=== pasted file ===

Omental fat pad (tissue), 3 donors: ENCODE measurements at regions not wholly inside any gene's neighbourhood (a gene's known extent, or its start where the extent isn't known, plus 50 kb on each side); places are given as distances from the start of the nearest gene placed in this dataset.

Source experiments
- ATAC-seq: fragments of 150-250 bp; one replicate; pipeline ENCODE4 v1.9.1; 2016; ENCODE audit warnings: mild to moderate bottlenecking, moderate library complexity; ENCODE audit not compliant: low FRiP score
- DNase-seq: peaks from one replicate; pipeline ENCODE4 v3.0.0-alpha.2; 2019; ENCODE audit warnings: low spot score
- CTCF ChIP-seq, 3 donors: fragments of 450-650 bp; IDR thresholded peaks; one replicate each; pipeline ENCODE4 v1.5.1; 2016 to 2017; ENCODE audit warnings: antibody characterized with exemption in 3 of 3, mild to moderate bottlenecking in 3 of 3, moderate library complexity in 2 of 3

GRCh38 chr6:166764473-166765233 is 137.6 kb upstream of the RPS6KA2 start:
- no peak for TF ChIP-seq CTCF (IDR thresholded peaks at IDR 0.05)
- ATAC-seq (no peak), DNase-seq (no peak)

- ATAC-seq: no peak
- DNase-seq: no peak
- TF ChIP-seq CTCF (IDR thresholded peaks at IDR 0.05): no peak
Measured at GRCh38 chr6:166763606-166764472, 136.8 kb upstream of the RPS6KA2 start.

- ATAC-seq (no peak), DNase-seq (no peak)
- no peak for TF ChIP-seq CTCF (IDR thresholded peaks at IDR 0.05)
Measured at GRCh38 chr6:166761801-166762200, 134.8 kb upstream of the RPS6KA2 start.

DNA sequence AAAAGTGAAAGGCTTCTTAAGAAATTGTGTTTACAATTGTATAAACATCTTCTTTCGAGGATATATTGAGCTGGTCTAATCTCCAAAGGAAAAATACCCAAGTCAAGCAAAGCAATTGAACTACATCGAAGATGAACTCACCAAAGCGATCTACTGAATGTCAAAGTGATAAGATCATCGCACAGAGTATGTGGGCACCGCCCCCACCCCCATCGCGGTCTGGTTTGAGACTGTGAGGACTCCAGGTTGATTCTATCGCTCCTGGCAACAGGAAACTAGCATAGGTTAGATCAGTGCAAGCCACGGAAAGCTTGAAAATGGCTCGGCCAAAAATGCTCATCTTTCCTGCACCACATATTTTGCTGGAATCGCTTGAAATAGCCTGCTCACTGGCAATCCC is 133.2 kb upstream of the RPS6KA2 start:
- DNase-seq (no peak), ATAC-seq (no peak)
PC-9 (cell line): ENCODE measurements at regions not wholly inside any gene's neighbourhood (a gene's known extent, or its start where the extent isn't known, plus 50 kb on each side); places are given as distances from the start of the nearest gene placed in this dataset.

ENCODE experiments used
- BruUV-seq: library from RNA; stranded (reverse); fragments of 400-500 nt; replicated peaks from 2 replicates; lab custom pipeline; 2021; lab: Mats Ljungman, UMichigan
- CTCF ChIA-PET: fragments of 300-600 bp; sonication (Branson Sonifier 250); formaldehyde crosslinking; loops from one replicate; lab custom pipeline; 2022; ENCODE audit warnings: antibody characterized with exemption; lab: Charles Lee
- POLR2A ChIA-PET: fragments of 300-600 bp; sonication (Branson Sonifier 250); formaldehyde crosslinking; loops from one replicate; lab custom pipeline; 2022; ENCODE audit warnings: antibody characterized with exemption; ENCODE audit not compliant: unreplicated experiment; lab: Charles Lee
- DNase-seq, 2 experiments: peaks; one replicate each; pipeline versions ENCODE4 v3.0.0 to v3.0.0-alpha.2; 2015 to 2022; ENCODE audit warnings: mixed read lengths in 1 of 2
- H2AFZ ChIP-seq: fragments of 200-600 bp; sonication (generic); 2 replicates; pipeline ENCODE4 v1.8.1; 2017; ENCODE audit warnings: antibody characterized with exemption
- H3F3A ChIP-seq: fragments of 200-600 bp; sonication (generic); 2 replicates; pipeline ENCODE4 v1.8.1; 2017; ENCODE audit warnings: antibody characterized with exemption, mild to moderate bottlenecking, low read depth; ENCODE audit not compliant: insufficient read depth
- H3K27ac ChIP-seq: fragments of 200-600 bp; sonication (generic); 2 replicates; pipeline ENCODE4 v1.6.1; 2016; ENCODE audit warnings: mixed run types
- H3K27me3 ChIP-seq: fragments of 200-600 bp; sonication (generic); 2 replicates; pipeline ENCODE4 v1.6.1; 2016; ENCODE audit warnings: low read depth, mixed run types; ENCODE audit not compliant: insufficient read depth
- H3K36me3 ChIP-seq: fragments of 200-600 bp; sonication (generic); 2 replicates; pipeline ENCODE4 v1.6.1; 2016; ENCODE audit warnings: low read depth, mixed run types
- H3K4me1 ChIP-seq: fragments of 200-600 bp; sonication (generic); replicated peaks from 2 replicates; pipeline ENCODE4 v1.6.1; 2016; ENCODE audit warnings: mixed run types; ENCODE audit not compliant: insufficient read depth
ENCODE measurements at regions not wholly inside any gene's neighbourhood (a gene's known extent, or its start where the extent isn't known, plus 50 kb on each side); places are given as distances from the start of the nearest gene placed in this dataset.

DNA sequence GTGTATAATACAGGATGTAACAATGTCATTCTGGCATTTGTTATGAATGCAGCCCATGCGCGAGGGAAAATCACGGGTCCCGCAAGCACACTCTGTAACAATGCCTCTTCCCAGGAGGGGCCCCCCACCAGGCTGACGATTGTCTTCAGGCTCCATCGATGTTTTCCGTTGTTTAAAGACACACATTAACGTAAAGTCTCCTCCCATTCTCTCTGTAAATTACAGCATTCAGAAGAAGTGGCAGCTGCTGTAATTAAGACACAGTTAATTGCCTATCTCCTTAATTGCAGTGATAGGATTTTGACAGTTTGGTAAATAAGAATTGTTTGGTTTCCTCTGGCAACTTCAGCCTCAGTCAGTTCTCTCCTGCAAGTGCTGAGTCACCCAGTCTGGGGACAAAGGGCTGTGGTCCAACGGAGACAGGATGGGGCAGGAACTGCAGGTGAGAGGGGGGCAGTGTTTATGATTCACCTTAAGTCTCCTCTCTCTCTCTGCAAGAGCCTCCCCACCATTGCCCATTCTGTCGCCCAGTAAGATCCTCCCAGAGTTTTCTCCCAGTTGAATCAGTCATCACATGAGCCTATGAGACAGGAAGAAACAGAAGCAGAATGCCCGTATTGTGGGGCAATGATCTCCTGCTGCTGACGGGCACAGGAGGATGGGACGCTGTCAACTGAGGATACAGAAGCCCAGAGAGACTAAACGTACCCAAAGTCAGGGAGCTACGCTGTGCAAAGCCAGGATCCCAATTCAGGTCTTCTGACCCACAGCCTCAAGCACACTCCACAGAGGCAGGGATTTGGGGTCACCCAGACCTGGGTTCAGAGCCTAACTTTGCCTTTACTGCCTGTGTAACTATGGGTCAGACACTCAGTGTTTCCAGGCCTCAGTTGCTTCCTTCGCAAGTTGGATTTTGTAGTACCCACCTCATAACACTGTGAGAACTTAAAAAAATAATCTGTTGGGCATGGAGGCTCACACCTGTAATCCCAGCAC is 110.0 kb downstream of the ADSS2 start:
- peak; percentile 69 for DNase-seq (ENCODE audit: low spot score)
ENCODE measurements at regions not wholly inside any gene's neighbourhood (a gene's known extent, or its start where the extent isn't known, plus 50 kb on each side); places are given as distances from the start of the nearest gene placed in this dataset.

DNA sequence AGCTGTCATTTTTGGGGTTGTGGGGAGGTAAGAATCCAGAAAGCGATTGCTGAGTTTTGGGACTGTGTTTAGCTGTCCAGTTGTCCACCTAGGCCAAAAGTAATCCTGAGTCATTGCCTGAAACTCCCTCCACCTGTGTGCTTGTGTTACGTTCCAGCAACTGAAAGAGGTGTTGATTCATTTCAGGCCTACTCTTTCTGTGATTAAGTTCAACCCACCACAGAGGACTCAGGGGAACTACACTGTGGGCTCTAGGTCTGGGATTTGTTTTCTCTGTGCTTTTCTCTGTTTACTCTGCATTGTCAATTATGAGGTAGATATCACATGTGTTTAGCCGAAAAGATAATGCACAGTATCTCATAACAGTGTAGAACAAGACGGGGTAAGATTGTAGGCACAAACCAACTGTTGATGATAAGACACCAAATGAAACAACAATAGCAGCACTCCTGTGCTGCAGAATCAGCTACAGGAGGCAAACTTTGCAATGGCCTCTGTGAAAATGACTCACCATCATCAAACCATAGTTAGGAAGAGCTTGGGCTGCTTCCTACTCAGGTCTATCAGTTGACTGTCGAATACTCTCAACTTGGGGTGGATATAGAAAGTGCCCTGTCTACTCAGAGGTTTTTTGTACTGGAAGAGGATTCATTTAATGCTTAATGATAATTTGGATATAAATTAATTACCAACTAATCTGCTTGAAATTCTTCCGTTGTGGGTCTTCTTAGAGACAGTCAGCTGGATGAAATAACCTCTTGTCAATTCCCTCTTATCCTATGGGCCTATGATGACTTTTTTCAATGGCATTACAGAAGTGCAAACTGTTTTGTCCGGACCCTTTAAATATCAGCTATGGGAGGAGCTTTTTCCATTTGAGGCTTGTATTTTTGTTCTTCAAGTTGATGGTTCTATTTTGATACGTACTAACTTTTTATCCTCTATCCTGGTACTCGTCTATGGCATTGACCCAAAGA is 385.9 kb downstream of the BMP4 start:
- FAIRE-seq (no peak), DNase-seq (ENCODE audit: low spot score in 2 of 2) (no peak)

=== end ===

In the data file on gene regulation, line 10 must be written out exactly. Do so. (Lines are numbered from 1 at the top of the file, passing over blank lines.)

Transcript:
- DNase-seq: no peak